All have their cares, they who are poor
They who have wealth want more; so are we
Dissatisfied, yet all live on, &
Has his own comforts.
Sir d’ye see that horse
Turnd out to common here by the
He’s high in bone, you may tell every
Even at this distance. mind him – how he
His head to drive away the flies that
On his galld shoulder! – theres just
To disappoint his whetted appetite.
You see his comforts Sir!
A wretched beast!
Hard labour & worse usage he
From a bad master, but the lot of the
Is not like his.
In truth it is not Sir!
For when the horse lies down at night, no
About tomorrow vex him in his dreams.
He knows no quarter day, & when he
Some musty hay, or patch of hedge row
He has no hungry children to claim
Of the half meal.
Tis idleness makes want,
And idle habits. if the man will go
And spend his wages by the alehouse
Whom can he blame if there is want at
Aye – idleness! the rich folks never
To find some reason why the poor
Their sufferings. is it idleness I pray
That brings the fever or the ague
Is it idleness that makes small wages
For pressing wants? tis six years since
Rung on my wedding day, & I was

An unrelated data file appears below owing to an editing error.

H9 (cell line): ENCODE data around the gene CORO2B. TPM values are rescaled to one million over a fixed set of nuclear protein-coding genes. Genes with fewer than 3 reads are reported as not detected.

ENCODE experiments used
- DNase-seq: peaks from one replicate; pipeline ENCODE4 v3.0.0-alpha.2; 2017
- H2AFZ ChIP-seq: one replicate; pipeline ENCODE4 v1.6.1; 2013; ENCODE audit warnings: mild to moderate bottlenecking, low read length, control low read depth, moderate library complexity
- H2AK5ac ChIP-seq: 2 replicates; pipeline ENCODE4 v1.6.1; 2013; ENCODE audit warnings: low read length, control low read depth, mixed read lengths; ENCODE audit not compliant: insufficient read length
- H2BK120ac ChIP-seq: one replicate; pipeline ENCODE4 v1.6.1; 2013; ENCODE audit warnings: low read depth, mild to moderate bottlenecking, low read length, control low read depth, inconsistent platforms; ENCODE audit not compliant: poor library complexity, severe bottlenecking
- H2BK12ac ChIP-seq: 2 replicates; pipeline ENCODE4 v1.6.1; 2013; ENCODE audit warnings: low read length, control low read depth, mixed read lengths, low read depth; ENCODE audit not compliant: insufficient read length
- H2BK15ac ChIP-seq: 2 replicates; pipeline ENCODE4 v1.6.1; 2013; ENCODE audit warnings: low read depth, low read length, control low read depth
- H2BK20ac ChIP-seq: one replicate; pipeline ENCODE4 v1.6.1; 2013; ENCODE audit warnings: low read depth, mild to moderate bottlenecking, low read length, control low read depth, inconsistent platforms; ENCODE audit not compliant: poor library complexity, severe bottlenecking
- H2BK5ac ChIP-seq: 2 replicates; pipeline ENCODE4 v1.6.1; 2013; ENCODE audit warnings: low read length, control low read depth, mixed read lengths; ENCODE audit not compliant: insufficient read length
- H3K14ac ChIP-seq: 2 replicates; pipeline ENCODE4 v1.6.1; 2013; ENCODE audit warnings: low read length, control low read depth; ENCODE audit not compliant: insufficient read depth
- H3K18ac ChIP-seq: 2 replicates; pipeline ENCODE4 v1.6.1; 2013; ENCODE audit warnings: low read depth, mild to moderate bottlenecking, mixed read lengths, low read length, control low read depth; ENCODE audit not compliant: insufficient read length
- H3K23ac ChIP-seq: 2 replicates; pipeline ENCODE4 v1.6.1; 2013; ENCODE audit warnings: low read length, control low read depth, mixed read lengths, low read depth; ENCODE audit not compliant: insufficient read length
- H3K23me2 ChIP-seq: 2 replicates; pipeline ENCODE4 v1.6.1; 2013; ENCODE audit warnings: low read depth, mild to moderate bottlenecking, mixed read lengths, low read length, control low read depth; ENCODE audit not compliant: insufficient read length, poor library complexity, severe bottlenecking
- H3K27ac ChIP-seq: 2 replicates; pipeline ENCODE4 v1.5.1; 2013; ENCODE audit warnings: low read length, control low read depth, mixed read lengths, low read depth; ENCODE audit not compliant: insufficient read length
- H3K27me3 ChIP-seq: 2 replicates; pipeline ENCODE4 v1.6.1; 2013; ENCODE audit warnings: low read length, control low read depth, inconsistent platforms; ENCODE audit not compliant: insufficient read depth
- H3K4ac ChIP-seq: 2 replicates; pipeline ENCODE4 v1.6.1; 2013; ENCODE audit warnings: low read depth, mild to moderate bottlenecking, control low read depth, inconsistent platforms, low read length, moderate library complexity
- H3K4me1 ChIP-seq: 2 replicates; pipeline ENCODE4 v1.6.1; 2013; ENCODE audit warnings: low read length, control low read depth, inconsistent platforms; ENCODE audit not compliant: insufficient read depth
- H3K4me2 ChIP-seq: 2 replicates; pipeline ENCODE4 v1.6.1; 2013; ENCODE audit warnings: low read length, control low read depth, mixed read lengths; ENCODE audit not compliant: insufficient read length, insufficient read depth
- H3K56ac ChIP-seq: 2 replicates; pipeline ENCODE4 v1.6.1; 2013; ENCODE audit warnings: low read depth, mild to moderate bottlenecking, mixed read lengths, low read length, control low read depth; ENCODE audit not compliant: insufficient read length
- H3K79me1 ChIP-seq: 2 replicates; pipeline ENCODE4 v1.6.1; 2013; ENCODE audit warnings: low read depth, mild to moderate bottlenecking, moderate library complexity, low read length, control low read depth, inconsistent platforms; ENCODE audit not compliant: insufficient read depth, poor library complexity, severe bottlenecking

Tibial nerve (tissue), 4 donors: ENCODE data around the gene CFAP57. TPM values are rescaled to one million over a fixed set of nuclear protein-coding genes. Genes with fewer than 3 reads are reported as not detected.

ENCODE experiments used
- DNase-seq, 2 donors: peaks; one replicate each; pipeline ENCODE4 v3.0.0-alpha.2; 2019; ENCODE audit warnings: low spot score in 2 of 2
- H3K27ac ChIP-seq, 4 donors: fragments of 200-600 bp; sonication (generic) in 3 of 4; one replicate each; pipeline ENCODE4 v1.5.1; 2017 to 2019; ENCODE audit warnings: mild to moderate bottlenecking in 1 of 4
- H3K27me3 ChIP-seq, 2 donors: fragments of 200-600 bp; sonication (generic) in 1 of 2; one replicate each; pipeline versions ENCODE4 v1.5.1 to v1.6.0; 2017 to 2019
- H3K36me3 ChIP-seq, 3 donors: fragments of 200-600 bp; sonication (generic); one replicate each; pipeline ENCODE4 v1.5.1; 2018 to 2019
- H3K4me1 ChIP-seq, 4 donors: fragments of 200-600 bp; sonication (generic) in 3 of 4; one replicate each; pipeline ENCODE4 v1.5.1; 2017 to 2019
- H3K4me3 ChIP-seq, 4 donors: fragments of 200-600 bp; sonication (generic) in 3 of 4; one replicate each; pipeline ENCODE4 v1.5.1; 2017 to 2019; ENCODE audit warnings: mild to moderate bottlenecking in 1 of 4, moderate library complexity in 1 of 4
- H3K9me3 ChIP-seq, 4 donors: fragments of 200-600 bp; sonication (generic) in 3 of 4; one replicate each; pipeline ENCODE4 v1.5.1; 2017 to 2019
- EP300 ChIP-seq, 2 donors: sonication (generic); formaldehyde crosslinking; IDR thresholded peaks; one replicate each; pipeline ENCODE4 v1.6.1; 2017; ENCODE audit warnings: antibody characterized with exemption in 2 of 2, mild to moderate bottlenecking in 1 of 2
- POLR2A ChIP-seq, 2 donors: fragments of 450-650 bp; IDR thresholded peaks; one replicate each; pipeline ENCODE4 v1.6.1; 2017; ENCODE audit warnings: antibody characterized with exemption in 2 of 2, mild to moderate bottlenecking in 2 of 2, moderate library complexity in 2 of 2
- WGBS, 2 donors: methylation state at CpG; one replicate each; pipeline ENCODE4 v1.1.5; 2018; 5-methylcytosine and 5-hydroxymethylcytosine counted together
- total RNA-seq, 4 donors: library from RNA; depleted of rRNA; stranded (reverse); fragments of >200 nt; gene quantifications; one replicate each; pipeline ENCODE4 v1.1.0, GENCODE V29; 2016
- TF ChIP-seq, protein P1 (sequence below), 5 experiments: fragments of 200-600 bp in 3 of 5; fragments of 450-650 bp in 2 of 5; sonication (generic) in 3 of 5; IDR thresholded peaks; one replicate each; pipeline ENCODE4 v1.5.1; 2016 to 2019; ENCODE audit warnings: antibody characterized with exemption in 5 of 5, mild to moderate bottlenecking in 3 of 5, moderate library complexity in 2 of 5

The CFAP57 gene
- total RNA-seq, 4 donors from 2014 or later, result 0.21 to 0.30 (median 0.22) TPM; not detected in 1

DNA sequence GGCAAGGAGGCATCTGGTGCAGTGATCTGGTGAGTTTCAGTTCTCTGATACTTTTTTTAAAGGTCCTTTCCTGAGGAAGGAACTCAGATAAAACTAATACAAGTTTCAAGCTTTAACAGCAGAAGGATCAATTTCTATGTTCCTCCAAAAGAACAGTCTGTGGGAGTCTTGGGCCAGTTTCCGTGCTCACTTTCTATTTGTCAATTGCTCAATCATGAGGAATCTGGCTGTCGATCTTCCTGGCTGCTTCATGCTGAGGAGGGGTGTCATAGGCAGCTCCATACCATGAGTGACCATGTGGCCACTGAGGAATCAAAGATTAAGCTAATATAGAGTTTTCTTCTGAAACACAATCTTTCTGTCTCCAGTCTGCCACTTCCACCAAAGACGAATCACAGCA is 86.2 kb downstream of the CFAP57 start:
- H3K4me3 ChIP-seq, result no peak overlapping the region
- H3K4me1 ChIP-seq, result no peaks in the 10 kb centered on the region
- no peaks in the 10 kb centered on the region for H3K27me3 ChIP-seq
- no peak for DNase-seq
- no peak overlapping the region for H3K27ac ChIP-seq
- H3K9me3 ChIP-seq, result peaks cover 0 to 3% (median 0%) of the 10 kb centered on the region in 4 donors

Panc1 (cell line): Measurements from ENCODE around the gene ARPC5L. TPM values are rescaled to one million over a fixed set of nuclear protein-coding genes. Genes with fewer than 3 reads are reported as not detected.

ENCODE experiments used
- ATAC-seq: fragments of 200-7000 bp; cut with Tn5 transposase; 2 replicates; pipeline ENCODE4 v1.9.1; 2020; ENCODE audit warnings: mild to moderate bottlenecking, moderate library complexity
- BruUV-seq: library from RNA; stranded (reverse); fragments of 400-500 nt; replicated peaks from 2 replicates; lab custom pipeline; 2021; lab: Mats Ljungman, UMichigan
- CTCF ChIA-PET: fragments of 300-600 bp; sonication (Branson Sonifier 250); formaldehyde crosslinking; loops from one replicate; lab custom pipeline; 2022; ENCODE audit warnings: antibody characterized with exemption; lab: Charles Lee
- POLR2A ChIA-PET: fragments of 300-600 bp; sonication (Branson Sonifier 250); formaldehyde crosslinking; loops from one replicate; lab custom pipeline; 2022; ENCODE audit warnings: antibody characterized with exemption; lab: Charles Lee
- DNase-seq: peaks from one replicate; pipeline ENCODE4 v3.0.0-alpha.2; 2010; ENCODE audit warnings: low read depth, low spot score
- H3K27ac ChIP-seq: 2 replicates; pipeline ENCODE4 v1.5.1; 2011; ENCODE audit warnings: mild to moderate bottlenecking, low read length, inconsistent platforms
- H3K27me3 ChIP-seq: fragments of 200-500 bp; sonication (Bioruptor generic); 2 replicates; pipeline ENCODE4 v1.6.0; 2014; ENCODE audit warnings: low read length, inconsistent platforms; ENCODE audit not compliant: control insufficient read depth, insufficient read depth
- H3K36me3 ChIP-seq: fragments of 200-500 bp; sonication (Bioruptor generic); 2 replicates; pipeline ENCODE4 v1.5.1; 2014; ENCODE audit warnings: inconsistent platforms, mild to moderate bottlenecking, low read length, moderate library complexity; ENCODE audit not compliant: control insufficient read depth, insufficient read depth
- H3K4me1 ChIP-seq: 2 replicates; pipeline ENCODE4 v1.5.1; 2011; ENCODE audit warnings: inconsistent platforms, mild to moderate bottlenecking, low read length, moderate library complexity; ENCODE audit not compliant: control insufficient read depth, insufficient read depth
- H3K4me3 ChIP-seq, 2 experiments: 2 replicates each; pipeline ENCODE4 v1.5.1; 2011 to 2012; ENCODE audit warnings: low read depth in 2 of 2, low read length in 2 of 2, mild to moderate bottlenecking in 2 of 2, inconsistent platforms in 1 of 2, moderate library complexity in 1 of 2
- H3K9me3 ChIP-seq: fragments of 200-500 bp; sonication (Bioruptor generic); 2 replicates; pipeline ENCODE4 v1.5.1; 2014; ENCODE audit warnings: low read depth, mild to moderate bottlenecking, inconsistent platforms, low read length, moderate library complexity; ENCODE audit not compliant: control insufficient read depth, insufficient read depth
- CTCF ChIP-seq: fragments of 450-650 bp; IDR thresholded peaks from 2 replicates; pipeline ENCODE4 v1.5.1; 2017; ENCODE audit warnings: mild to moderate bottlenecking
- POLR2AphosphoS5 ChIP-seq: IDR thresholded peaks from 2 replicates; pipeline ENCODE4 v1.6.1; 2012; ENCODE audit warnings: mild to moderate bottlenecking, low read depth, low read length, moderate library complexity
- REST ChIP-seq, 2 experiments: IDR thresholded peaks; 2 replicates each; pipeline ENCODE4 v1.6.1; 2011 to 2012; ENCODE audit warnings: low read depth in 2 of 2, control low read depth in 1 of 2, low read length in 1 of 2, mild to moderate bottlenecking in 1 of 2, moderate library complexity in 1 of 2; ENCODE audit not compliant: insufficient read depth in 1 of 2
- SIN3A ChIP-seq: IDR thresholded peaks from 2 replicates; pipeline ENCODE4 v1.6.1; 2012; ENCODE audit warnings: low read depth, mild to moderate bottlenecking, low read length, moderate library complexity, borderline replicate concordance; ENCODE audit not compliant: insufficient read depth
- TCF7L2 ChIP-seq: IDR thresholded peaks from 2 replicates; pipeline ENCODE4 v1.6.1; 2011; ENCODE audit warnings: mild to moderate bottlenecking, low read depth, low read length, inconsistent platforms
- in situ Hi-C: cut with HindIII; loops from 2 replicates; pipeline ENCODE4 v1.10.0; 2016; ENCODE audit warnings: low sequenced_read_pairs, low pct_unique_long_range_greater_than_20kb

What I might look for, – but I did not
Good counsel. I had lived in service
Knew never what it was to want a
Laid down without one thought to keep me
Or trouble me in sleep, had for a
My linen gown, & when the pedlar
Could buy me a new ribbon. & my
A towardly young man & well to
He had his silver buckles & his
There was not in the village one who
Sprucer on holydays. we married Sir
And we had children, but as wants
Wages did not. the silver buckles
So went the watch, & when the holyday
Was worn to work, no new one in its
For me – you see my rags! – but I deserve
For wilfully – like this new married
I went to my undoing.
You have taught me
To give sad meaning to the village
Whose music sounded late so merrily
Across the vale!
Look at that little child
With the sun burnt hair. those ragged
cloaths of his
Let comfortably in the summer wind,
But when the winter comes, it pinches
To see the little wretch. I’ve three
And – God forgive me! – but I often